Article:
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Revenge by Yoko Ogawa

Published in Japanese in 1998; published in translation by Picador on January 29, 2013 

The short stories collected in Revenge tend to be snapshots of turmoil, slices of emotion-charged lives. A woman spends an "Afternoon at the Bakery" where she goes to buy strawberry shortcake for her son's birthday, twelve years after he died while trapped inside an abandoned refrigerator. A paranoid woman gathers the tomatoes featured in "Tomatoes and the Full Moon" from an overturned truck at the scene of a fatal accident, then befriends a travel writer who discovers that she has a surprising secret. In "The Last Hour of the Bengal Tiger," a woman who is jealous because her husband is having an affair invents games of chance that dictate her behavior. A hospital secretary who has a crush on her boss listens to her boss' shocking confession in "Lab Coats." A bagmaker in "Sewing For the Heart" is asked to make a bag that will hold a woman's heart. A woman examines instruments of torture in "Welcome to the Museum of Torture" and imagines what she might do to her boyfriend. The curator of that museum dies and, while attending his funeral, his niece recalls him as "The Man Who Sold Braces" that might as well have been torture devices.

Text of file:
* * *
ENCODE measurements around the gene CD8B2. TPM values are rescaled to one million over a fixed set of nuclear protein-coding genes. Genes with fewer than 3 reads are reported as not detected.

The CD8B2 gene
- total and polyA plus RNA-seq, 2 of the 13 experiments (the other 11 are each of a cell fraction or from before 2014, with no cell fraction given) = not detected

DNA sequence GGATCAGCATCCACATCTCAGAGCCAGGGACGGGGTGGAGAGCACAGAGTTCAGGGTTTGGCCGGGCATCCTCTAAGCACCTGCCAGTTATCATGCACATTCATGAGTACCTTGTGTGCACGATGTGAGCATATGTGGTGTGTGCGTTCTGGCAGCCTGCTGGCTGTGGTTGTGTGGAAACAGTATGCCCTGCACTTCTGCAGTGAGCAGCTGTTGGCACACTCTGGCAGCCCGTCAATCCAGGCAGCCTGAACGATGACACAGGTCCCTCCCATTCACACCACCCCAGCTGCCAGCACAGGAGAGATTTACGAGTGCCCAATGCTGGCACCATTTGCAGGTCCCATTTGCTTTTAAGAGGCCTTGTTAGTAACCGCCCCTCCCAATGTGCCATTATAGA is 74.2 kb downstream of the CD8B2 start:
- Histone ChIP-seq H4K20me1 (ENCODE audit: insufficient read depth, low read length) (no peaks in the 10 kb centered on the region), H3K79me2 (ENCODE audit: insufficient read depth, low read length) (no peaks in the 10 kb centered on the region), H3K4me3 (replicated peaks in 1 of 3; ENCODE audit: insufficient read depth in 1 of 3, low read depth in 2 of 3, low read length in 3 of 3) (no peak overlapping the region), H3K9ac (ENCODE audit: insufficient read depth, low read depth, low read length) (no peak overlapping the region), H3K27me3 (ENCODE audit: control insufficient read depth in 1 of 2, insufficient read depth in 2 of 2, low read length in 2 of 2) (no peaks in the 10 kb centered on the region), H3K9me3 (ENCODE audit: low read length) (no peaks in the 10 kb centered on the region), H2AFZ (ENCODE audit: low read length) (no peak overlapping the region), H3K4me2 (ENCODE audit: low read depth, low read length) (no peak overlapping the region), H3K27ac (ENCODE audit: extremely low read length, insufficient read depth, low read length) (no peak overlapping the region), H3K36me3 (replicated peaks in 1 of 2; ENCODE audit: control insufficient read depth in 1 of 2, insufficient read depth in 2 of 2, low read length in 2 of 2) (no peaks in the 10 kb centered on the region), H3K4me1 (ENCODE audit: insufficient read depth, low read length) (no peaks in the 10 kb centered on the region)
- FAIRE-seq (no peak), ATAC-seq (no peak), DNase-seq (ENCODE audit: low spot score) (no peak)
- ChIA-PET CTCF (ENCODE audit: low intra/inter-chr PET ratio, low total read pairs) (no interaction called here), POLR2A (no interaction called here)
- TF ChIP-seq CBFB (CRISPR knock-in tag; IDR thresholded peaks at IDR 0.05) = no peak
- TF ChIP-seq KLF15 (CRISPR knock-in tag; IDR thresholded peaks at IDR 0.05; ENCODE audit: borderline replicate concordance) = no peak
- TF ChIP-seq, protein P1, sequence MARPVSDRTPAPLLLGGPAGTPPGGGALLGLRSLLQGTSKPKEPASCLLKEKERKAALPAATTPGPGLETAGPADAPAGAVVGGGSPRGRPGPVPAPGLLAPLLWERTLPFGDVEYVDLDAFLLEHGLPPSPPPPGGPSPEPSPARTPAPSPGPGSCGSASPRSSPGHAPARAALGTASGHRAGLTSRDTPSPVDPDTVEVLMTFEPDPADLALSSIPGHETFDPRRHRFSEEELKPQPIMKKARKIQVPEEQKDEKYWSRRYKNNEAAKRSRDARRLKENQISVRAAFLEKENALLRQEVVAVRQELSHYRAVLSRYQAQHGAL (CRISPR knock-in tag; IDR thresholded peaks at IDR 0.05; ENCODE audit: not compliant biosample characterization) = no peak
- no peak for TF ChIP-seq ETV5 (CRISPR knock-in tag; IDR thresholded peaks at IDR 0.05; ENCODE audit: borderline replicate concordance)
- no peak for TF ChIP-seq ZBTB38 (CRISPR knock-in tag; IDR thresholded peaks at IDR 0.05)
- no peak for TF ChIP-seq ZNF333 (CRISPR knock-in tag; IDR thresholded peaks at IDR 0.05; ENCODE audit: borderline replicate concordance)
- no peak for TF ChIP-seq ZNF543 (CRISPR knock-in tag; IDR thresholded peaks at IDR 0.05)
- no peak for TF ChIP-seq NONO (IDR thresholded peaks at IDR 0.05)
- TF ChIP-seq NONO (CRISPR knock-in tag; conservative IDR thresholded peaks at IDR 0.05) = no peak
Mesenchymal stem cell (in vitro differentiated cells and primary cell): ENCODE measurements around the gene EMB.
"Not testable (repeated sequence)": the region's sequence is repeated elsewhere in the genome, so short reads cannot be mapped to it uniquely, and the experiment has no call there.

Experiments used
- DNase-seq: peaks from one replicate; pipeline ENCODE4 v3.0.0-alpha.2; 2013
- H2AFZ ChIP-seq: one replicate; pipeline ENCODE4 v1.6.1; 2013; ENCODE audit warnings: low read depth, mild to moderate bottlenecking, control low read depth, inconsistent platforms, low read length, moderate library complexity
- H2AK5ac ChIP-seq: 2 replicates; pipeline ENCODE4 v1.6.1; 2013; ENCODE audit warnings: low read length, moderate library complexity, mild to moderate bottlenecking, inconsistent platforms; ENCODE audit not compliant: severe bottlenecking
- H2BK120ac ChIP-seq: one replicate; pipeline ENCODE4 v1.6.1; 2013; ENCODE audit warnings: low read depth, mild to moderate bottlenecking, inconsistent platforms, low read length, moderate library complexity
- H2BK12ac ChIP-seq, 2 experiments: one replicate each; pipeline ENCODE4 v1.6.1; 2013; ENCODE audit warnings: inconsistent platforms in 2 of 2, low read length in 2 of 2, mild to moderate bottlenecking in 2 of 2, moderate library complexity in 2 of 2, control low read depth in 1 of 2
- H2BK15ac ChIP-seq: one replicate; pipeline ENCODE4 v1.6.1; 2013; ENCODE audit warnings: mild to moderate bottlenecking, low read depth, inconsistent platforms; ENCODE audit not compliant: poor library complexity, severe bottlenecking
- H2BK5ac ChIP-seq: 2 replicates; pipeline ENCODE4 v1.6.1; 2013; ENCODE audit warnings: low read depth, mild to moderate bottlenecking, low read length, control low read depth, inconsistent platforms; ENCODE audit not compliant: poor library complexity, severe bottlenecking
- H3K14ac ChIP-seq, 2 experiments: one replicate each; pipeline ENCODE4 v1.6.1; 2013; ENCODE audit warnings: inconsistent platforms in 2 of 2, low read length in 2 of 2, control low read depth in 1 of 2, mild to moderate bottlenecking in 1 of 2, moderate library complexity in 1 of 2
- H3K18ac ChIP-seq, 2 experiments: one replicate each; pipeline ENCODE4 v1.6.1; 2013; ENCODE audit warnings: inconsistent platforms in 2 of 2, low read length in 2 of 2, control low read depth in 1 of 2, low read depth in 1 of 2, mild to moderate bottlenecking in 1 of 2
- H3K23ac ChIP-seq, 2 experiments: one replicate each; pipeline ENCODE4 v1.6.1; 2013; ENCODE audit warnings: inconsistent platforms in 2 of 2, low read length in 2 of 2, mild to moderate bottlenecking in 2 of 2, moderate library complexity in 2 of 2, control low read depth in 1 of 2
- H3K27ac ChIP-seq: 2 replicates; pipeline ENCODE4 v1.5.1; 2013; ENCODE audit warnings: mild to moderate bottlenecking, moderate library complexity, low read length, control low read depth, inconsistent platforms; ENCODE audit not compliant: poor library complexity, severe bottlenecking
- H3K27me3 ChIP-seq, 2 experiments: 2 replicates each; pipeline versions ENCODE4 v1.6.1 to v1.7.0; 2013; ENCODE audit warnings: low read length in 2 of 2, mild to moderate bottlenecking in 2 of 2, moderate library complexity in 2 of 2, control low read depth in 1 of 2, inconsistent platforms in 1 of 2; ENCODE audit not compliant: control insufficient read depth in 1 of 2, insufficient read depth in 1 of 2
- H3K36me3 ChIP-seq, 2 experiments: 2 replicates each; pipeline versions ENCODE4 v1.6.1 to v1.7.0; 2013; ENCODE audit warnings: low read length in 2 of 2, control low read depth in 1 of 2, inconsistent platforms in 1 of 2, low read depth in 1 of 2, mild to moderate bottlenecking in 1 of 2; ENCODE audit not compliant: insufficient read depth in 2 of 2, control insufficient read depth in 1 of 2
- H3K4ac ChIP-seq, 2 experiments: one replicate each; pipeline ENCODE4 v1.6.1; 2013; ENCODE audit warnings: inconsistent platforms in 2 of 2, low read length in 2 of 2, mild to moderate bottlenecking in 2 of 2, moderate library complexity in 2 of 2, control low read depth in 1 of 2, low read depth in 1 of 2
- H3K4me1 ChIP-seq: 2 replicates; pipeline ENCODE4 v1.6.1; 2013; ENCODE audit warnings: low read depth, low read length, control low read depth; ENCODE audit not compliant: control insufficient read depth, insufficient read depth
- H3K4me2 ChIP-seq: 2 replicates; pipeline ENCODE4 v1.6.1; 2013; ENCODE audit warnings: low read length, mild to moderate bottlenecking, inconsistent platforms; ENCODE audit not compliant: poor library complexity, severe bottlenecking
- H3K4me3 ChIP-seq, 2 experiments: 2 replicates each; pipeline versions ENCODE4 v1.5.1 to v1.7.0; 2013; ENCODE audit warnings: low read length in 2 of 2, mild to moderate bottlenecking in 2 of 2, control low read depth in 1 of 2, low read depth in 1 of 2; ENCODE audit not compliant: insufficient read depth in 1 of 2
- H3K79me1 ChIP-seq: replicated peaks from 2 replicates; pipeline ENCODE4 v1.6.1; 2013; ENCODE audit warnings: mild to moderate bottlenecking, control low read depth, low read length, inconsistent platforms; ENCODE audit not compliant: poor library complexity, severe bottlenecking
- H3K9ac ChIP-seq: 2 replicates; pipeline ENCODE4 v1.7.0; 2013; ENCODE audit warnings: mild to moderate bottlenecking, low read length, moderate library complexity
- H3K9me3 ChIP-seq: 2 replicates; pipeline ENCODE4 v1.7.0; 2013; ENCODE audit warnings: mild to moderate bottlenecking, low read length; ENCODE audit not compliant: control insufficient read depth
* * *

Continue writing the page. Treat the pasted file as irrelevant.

The stories are related to each other in ways that aren't immediately apparent. A girl asks a boy she doesn't really know to join her at an uncomfortable lunch with her estranged father in "Fruit Juice." During the course of that story, the boy and girl come across an old, abandoned post office that is filled with kiwis. The kiwis are from the orchards of "Old Mrs. J," who also grows carrots shaped like human hands. That story is narrated by a tenant in one of the old woman's apartments. The tenant had been the stepmother of a boy who, in "The Little Dustman," recalls her eccentricities as he travels to her funeral. The aging woman in "Poison Plants" is fascinated by the sound of a young man's voice as he reads her a story about a post office filled with kiwis. And so on.

Yoko Ogawa writes in a minimalist style that is exquisite in its simplicity. Some of the stories seem odd but uneventful until they arrive at twisted, almost ghoulish endings. A sense of the macabre links the stories as much as the characters they share. These aren't horror stories in the traditional sense, but many of the characters are isolated or damaged, living a daily horror that outsiders can't imagine.

The stories come full circle, the last connecting to the first. Often a story's connection to another story becomes clear only at the end, a revelation that shifts the story's context just a bit. The reader gains new insight into Ogawa's characters after realizing that the character played a role in an earlier story. The interlocking nature of the stories builds a depth that is greater than the stories achieve individually. It's tempting for that reason to devour the stories all at once, although it's also rewarding to pause and savor each one, like nibbling from a box of gourmet chocolates.


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